I too shall start this piece with full disclosure – in case it wasn’t obvious already, I hail from Middle Earth. My Mother is from the white city of Minas Tiriath and my father a hobbit from the Shire. I identify as an elf. Wit aside, I am a Pakistani, born in Karachi and raised in the UAE – minority ethnic indeed. My point is, whether or not I am from the fictional land of Lord of the Rings, I am, like the author, entitled to an opinion. However, at the risk of “Lord-of-the-ringsplaining” anything to you, I am a person of colour.
I was deeply uncomfortable with what I read in “Dear White People: no melanin, no opinion”. This article isn’t so much about the dangers of labels, I find myself agreeing with a lot of what you say – but rather the danger of rhetoric and what I simply consider racism. I thought the responses written by Jeremy Burey-Abraham and Tania Ahmad were particularly well written and constructive, but to you Eileen, I cannot say the same. You embark on a reckless course of criticism on what seems to be the fact that the author is white, rather than what he is saying. This is undeniable really given than your title simply rules out ethnically white people from even participating in a conversation about colour. It is thus somewhat laughable that you can claim “we are all equal”.
Allow me to talk through my three ‘highlights’ of your article.
“I applaud your intellectual curiosity and endeavour when reading that one Wikipedia article on the origins of BME and then whitesplaining it so well for us. I know I speak for many ethnic minorities when I say that I found it so refreshing that yet another white person took it upon themselves to educate us about our own identities and history. This is the same way I felt when a talk on ‘African philosophy’ held by the Philosophy Society was given by a white professor.”
The only ethnic minority you can really be certain to speak for is yourself, and I find it quite concerning that someone may think you are also speaking for me. The author was not educating you about your identity, he was defining a concept central to his argument. My greater concern was with the latter part of this section which says you were frustrated by a talk on African philosophy because it was given by a white professor. This really is bizarre. It seems like you are questioning his or her credentials and expertise on the subject simply because of the colour of the skin. Is this not the definition of racism? Where you further contradict yourself is in complaining that our curriculum is too ‘white’, and then taking issue with the fact that a white person has devoted enough time to talk about African philosophy. Strange.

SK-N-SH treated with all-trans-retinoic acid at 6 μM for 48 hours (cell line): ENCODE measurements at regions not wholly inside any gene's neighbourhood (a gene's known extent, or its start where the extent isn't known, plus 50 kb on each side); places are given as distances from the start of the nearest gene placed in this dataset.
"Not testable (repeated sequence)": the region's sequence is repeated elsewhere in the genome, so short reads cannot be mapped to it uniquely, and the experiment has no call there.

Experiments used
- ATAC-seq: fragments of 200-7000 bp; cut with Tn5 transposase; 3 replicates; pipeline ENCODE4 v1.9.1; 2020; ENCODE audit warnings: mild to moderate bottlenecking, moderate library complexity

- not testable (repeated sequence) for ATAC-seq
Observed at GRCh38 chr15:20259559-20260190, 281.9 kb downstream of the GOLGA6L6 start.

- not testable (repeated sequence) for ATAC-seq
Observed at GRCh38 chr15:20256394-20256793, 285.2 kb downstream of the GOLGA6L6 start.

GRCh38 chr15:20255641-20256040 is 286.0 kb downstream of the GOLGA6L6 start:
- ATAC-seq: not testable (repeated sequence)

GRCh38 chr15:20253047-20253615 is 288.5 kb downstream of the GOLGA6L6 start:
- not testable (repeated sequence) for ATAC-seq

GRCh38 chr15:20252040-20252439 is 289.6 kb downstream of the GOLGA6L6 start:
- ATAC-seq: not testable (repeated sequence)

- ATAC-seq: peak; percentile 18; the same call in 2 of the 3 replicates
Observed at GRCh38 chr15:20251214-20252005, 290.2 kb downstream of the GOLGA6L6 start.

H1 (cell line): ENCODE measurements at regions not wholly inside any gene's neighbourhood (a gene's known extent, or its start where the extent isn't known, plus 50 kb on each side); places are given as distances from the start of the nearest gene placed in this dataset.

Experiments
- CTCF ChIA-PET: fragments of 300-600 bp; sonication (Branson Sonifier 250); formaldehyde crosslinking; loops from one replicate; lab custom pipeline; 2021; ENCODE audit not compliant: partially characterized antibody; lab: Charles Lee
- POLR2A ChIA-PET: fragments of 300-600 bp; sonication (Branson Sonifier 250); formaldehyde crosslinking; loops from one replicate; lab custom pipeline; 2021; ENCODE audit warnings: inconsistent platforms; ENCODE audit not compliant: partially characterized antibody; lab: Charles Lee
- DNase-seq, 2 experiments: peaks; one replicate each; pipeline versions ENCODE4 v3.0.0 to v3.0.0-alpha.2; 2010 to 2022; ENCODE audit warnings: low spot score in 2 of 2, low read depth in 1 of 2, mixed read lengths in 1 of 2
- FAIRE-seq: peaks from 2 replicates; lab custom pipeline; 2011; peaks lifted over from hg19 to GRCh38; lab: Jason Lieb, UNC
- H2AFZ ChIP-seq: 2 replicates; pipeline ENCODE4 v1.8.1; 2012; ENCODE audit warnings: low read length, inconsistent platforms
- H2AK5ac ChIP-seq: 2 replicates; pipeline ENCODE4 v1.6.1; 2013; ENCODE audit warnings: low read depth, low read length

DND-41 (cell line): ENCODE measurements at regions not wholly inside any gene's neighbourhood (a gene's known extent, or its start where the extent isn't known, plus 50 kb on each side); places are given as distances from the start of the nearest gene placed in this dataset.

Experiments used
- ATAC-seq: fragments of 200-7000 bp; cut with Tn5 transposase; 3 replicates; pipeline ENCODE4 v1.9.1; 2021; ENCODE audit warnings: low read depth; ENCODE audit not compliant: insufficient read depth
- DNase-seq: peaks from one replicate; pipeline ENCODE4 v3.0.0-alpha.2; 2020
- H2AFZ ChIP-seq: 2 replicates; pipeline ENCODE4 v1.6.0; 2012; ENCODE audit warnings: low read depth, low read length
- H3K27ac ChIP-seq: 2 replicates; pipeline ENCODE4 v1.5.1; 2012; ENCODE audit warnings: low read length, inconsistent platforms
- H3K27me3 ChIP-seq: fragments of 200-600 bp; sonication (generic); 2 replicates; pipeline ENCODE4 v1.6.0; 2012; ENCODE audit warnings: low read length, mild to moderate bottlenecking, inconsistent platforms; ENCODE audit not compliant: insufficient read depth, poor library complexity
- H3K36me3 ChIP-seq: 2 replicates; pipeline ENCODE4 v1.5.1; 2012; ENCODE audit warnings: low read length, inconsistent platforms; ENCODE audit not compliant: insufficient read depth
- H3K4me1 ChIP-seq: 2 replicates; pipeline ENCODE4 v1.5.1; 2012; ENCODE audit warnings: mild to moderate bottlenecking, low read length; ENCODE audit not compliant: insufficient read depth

“initiatives such as ‘Why is My Curriculum White?’ are not racist, but unpleasant for the white man. Initiatives such as these seek to highlight the lack of representation in the curriculum and debunk certain stereotypes it reinforces.”
This leads us quite nicely into highlight number two. Such initiatives are not just uncomfortable for the white man; they are also uncomfortable for me. Our curriculum is ‘white’ because we go to a British university. Hold your horses! That’s not to say that Britain today is exclusively white, but in the times we study (at least that I do in Politics and International Relations) Britain was essentially a white country. Here I side with the author – you are unlikely to walk into a university in Pakistan or Sri Lanka and ask why the curriculum is so ‘brown’. I am confident that as more and more people of colour go through education and become academics, their work will permeate into future curriculums. In the absence of a brown Plato, the white man will have to do.
“BME people do have different cultural backgrounds and in some cases struggle to ‘fit in’ into British society. This is not the same for white minorities.”
I’m not going to waste more than 4 sentences on this. This is outright racist. Whilst I criticise the author for pulling out the classic criticism of any social movement, the notion that it does not also fight for another cause, your suggestion that all white minorities are the same and somewhat British is appalling. I would call it ‘blacksplaining’ the plight of white minorities, but that would be ludicrous.
“Unfortunately, we cannot and we will not hide our excellence.”
Beautiful. Truly. People of colour and white people alike should not hide behind their excellence. My Pakistani Mother and Father both came from poor backgrounds and have really become successful and excellent people. They didn’t do this because of a BME office or scheme, they did this because they both worked their arses off to become the very best version of themselves. It is this same attitude they have instilled in me. I refuse to hide behind my colour and socioeconomic background as something to inhibit me from success, and will not place the blame for my failures on anyone’s ancestors.
Whilst I don’t doubt the purity of your intentions, your rhetoric is dangerous. How can we expect white people to take us seriously, if in the face of any criticism or comment we fall back on terms like “whitesplaining” when we disagree? We are all students in one of the country’s best universities. Let’s not dismiss someone’s opinion just because they are from Middle Earth.